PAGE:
Putin is said to have sympathetically looked at North Korea’s wish list, which includes nuclear weapons designs, re-entry vehicles for intercontinental ballistic missiles, as well as technology related to satellites, submarines, and hypersonic weapons.

North Korea’s new tank. Source: X (formerly Twitter)

Predictably, in April 2024, Russia voted against the extension of the mandate of the UN Panel of Experts that monitored international compliance with sanctions imposed on North Korea over the last 14 years. With Russia already using North Korean ballistic missiles in Ukraine, its veto, which now allows more space for North Korean nuclear and missile proliferation, is not surprising.

A recent study by the Center for Nonproliferation Studies reveals that North Korea developed 149 launches of missiles capable of delivering a payload of 500 kg over at least 300 km between January 2019 and April 2024.

These tests, along with investments in production capacities, have demonstrated qualitative improvements in maneuverability, precision, reliability, and the use of different launching platforms and bases, increasing North Korea’s overall operational readiness.

Also, North Korea is believed to possess between 20 and 60 nuclear weapons.

Experts say all this certainly does not please Beijing. Though China described the Putin-Kim summit as a diplomatic exercise between the two sovereign nations, it did not say anything to support what they did.

All told, until the Russian invasion of Ukraine, North Korea was hardly on the radar of Putin. It was China that always stood behind North Korea like a rock in all its difficulties; in fact, it fought against the Americans during the Korean War in the early 1950s to preserve the communist regime in Pyongyang.

File Image: Kim & Putin

China still provides North Korea with maximum economic help. It is reported to be accounting for more than 90 percent of North Korea’s trade.

Against this background, one can only imagine what China would have felt when welcoming Putin. North Korean strongman Kim said, “I stand with my Russian comrades, true friends and associates, in this solemn hall. Russia is North Korea’s most honest friend”.

That for North Korea, Russia is the “true and honest friend” could not have pleased the Chinese ears.

In any case, the “Treaty on Comprehensive Strategic Partnership” that North Korea and Russia have signed does have ominous implications for China.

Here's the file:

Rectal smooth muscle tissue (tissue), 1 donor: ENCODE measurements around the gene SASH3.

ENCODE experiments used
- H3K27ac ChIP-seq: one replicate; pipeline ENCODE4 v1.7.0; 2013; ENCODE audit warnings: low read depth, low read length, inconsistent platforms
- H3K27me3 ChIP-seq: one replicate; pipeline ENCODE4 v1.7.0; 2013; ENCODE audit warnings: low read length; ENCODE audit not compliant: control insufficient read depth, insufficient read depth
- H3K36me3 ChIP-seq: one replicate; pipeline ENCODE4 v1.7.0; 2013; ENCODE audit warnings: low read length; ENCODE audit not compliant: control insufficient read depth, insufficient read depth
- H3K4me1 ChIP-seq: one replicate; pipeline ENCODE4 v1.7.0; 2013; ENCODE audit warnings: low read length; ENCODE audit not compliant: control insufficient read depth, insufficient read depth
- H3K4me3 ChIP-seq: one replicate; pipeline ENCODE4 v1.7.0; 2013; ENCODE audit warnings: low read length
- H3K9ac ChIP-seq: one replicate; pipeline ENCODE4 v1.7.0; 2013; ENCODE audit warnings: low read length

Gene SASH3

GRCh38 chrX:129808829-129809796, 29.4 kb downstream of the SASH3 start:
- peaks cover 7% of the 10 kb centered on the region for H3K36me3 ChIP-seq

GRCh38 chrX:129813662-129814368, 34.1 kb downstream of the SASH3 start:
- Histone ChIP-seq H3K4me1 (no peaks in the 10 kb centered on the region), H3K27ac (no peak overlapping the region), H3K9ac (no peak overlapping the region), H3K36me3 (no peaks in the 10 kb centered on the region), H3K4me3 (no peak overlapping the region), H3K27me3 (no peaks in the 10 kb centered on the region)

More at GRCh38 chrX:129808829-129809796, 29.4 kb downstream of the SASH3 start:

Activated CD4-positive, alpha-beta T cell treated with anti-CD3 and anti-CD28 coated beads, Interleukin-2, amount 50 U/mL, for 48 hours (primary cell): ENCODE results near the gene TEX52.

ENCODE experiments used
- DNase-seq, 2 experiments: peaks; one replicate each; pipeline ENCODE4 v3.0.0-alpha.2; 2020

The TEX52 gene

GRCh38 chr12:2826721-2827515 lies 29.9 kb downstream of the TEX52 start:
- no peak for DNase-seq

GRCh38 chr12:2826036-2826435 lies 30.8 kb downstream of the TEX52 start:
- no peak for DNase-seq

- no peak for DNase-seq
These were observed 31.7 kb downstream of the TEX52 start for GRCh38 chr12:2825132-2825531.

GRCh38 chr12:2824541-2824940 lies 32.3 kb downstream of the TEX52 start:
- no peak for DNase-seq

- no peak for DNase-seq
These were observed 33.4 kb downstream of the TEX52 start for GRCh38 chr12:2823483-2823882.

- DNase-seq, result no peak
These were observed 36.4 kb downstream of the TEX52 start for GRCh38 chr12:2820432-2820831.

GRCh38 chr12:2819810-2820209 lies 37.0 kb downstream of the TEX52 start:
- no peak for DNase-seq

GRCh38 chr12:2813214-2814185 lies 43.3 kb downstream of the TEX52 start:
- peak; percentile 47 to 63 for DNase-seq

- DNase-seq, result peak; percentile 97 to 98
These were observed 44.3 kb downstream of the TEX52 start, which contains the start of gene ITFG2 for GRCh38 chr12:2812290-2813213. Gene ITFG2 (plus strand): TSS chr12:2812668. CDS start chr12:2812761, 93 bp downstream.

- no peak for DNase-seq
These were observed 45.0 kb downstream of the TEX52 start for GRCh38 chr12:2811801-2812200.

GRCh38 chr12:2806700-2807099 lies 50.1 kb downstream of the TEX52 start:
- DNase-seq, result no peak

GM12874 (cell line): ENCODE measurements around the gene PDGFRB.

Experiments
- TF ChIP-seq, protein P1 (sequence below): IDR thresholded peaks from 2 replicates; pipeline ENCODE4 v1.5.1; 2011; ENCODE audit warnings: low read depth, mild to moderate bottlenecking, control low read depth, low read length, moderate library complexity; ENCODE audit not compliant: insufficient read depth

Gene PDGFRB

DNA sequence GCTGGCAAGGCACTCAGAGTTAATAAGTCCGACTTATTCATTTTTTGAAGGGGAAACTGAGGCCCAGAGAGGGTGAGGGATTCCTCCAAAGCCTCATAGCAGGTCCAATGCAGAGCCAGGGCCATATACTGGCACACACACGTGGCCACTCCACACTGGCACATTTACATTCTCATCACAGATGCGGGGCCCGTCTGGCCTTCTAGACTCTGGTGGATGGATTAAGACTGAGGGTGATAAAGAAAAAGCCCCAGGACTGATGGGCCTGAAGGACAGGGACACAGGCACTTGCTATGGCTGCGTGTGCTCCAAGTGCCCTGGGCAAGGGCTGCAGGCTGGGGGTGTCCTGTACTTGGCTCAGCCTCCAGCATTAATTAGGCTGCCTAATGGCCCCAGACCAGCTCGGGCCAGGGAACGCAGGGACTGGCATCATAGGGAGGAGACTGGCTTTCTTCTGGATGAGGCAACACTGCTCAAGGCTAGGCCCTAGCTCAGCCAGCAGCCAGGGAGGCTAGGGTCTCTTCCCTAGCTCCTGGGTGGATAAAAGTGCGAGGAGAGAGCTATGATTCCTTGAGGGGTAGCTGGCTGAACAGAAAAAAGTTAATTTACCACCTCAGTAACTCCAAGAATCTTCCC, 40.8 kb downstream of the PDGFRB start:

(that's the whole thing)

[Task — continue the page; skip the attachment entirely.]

If Pyongyang does send its troops and gets involved directly in the Ukraine war, it may invite Western retaliation. In that case, the mutual defense agreement in the “Treaty on Friendship, Co-operation, and Mutual Assistance” between China and North Korea, signed in 1961, will come into play, forcing China to intervene militarily against America and its allies. China certainly does not want that to be the case.

All told China’s support to Russia in the Ukraine War has so far been limited to diplomatic and economic arenas. Chinese President Xi Jinping has not condemned Russia’s invasion of Ukraine, but he has walked a tightrope, and there is no evidence that he has directly offered weapons to Putin.

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Similarly, Xi has never supported, publicly at least, North Korea’s nuclear proliferation in the region.

China’s role in the United Nations against North Korea may be ambiguous, but it is not in China’s interests to appear complicit in proliferation. China seeks to avoid the prospect of an increasingly capable and provocative nuclear North Korea on its border. Such a scenario may engender heightened US involvement in Northeast Asia and the potential deployment of US nuclear assets to the region.

Furthermore, it could catalyze the development of nuclear programs in South Korea and Japan, for which the two are eminently capable. This explains why China joined Japan and South Korea last month in supporting the denuclearisation of the Korean peninsula at the trilateral summit.

In sum, China has every reason to be unhappy about Kim and Putin’s budding friendship. This friendship could destabilize the region of North East Asia that Xi would prefer to stay calm, given his utmost attention at present to defend China’s interests in the South China Sea and realizing Chinese sovereignty over Taiwan.

  • Author and veteran journalist Prakash Nanda is Chairman of the Editorial Board – EurAsian Times and has commented on politics, foreign policy, and strategic affairs for nearly three decades. A former National Fellow of the Indian Council for Historical Research and recipient of the Seoul Peace Prize Scholarship, he is also a Distinguished Fellow at the Institute of Peace and Conflict Studies. 
  • CONTACT: prakash.nanda (at)
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Prakash Nanda
Author and veteran journalist Prakash Nanda has been commenting on Indian politics, foreign policy on strategic affairs for nearly three decades. A former National Fellow of the Indian Council for Historical Research and recipient of the Seoul Peace Prize Scholarship, he is also a Distinguished Fellow at the Institute of Peace and Conflict Studies. He has been a Visiting Professor at Yonsei University (Seoul) and FMSH (Paris). He has also been the Chairman of the Governing Body of leading colleges of the Delhi University. Educated at the Jawaharlal Nehru University, New Delhi, he has undergone professional courses at Fletcher School of Law and Diplomacy (Boston) and Seoul National University (Seoul). Apart from writing many monographs and chapters for various books, he has authored books: Prime Minister Modi: Challenges Ahead; Rediscovering Asia: Evolution of India’s Look-East Policy; Rising India: Friends and Foes; Nuclearization of Divided Nations: Pakistan, Koreas and India; Vajpayee’s Foreign Policy: Daring the Irreversible. He has written over 3000 articles and columns in India’s national media and several international dailies and magazines. CONTACT: